Plant vine crops that are usually not attacked by squash vine borers, such as butternut squash, cucumbers, melons, and watermelons.
A second planting of summer squash made in early July will mature after adult borers have finished laying eggs.
Promptly pull and destroy any plants killed by squash vine borers.
You can physically exclude adult borers by placing floating row covers over your vine crops when they start to vine (or for non-vining varieties, starting late June or early July) or when you first detect squash vine borer adults. Keep the barriers in place for about two weeks after the first adult borer has been seen. Be sure the row covers are securely anchored to prevent adults from moving underneath it.
Don't use row covers if cucurbits were planted in the same area the previous year. This is because squash vine borers overwinter in the soil near their host plants. When the adults emerge the following summer, they may end being trapped under the row cover instead of being kept out. Practice rotation to minimize this issue by planting cucurbits in different areas of your garden (if possible) or alternate seasons when you grow cucurbits.
Generally do not use floating row covers anytime crops are flowering. This prevents bees from pollinating your vegetables which will have a negative impact on plants. An exception to this would be if you pollinate your crops by hand while the floating row cover is erected.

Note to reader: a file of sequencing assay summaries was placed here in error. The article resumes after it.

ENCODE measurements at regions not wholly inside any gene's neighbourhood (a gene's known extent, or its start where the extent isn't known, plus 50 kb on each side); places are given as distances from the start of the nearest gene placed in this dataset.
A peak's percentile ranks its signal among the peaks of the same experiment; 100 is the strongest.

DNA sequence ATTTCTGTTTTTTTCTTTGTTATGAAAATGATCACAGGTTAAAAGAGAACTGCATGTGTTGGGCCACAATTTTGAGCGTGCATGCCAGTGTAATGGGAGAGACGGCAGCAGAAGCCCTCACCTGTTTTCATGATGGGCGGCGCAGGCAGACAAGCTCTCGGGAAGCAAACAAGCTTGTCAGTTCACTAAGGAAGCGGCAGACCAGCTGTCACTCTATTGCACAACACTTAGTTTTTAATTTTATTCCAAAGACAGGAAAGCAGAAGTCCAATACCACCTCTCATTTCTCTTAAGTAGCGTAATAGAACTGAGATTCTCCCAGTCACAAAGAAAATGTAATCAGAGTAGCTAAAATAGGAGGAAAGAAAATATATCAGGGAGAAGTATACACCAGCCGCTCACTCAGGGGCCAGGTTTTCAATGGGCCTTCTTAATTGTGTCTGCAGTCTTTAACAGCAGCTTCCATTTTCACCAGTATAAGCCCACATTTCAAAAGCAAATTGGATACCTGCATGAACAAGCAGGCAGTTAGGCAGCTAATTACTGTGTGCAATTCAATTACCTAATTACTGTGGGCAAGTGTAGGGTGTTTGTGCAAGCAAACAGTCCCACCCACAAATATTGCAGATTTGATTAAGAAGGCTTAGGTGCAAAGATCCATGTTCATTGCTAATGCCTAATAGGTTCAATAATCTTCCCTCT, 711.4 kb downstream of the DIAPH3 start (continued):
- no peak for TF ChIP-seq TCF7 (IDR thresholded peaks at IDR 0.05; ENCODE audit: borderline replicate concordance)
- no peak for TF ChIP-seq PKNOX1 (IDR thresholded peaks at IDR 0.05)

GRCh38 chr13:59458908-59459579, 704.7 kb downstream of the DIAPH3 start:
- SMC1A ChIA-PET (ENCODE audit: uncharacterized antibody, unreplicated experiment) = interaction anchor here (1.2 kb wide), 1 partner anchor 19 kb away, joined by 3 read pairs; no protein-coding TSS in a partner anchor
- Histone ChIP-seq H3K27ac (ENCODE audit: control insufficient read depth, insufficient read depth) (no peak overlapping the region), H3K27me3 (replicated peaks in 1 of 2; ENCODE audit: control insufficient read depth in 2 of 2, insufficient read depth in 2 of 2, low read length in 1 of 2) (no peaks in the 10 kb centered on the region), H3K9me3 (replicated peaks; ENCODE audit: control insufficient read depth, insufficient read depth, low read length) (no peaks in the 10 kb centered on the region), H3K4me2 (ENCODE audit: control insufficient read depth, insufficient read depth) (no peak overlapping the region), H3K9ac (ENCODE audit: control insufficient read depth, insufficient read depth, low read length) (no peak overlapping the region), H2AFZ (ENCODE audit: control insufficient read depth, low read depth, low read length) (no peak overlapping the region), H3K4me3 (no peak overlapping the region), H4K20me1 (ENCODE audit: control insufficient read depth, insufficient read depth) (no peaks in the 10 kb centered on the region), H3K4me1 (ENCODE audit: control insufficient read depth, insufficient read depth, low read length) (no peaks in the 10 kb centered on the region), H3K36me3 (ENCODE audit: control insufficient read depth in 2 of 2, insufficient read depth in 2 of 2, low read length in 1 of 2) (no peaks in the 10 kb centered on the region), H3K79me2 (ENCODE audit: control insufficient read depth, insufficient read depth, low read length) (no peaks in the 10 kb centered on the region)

If, despite your efforts, your crop is successfully attacked by borers, you can try to kill the borer inside the vine. Although the chance of saving the plant is not good, you do not have much to lose. As soon as wilting is noticed, use a sharp knife to cut a slit in the affected stem. Slice carefully up the vine until you locate the borer (or borers). Once you have killed any borers with the tip of the knife, mound moist soil over the cut area and keep this spot well watered. New roots may grow along the cut stem, allowing the plant to survive.
Web Worms are the caterpillar form of a small white moth. The moths fly around during the summer laying their eggs on the underside of tree leaves. The moths seem to prefer alder, willow, cottonwood, apple, pear, peach, pecan, walnut, elm, and maples, but will eat a very large variety of trees and shrubs. Target plants include: Nearly every tree except conifers; favorites are mulberry, elm, sweet gum, willow, oak, linden, apple and other fruit trees.
As the eggs hatch, the caterpillars start to spin a web around the leaves they're on. They feed for about six weeks and their webs can reach more than 3 feet across. This is when they look their worst.
Other signs of fall webworms: Caterpillars gathering at branch tips; webbing surrounding branch tips; also watch for webs on branch tips of garden plants spinning silken webs. The gray-haired, black-spotted caterpillars may be yellow-green with a black head or tan with a red head.
Worms feast inside webbing, increasing nest size as they grow. Feeding doesn’t typically cause long-term harm to the tree, but the nest is unsightly and may reach up to 3 feet across by late summer.
Getting rid of these pests can be as simple as cutting the affected areas of the trees, shrubs or bushes away and disposing of them by: burning them in a fire it or burning barrel, or placing the cut branches in a trash bag and putting them in the dumpster.